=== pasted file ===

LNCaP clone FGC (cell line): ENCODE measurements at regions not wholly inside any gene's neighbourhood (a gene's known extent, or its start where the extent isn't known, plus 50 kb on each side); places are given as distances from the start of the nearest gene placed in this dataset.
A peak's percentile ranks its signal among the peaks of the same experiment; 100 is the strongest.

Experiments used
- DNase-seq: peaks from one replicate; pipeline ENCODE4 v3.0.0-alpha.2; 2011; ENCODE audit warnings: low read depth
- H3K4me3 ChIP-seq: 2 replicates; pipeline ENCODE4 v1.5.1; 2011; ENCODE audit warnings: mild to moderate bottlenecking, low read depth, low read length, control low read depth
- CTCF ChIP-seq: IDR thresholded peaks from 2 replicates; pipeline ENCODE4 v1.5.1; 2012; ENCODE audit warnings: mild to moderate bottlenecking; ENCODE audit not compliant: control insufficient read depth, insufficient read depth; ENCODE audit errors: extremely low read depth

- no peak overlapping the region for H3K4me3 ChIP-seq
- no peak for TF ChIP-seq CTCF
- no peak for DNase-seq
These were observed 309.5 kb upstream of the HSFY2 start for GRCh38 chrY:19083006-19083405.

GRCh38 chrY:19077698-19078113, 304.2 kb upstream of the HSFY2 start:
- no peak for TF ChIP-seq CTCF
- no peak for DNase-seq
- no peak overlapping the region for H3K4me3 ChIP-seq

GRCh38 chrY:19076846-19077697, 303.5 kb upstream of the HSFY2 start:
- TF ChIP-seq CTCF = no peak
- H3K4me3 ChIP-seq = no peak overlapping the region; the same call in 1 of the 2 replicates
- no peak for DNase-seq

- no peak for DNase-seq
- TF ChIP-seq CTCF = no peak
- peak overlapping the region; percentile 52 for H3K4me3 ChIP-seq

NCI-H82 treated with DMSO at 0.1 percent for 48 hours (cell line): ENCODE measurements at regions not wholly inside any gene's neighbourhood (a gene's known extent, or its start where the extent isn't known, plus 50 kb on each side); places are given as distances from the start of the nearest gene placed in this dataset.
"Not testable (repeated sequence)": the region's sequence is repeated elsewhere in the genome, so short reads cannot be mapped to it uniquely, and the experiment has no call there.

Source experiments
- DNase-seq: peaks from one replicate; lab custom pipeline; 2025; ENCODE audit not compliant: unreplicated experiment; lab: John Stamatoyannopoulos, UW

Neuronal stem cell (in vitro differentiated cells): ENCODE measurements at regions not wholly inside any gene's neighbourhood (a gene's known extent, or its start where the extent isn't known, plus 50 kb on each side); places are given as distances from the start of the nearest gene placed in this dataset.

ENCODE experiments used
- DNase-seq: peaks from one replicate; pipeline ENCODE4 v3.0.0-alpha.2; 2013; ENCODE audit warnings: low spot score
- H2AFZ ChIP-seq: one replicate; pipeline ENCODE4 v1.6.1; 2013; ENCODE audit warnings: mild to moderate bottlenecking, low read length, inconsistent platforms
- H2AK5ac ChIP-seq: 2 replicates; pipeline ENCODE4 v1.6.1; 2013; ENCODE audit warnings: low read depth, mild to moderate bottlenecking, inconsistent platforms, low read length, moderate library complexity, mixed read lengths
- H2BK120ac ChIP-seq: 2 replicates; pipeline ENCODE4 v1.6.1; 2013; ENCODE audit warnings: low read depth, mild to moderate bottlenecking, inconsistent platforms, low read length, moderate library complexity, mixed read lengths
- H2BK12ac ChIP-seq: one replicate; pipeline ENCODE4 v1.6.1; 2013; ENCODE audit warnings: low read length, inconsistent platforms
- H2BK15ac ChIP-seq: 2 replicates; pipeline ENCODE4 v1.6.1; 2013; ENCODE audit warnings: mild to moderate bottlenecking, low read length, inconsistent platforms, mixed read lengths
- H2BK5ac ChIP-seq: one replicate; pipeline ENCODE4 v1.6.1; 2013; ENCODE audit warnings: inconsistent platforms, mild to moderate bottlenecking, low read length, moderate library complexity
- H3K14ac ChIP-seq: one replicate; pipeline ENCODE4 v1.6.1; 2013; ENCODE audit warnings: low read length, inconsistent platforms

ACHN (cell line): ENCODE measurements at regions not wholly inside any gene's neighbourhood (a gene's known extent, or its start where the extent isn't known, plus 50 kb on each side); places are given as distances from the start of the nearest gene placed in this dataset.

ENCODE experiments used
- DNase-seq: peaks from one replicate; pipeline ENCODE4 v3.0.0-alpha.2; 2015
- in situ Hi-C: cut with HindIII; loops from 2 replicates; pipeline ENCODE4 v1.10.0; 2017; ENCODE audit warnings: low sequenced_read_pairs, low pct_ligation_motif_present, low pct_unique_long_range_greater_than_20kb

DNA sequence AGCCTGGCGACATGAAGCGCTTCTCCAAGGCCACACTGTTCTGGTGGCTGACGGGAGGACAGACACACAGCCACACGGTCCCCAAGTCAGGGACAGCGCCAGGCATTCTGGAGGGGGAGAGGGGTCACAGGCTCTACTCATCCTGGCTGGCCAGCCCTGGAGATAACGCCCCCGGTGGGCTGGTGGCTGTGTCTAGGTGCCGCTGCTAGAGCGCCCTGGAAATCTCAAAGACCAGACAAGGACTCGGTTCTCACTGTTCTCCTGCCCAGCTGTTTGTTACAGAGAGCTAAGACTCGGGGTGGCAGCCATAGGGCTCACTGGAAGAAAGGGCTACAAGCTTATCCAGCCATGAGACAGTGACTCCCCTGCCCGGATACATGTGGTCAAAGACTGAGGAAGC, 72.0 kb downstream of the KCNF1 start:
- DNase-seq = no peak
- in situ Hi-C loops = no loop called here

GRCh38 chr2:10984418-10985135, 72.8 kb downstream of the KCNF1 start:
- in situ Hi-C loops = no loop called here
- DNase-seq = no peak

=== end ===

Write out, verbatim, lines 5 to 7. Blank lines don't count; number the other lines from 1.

- H3K4me3 ChIP-seq: 2 replicates; pipeline ENCODE4 v1.5.1; 2011; ENCODE audit warnings: mild to moderate bottlenecking, low read depth, low read length, control low read depth
- CTCF ChIP-seq: IDR thresholded peaks from 2 replicates; pipeline ENCODE4 v1.5.1; 2012; ENCODE audit warnings: mild to moderate bottlenecking; ENCODE audit not compliant: control insufficient read depth, insufficient read depth; ENCODE audit errors: extremely low read depth

- no peak overlapping the region for H3K4me3 ChIP-seq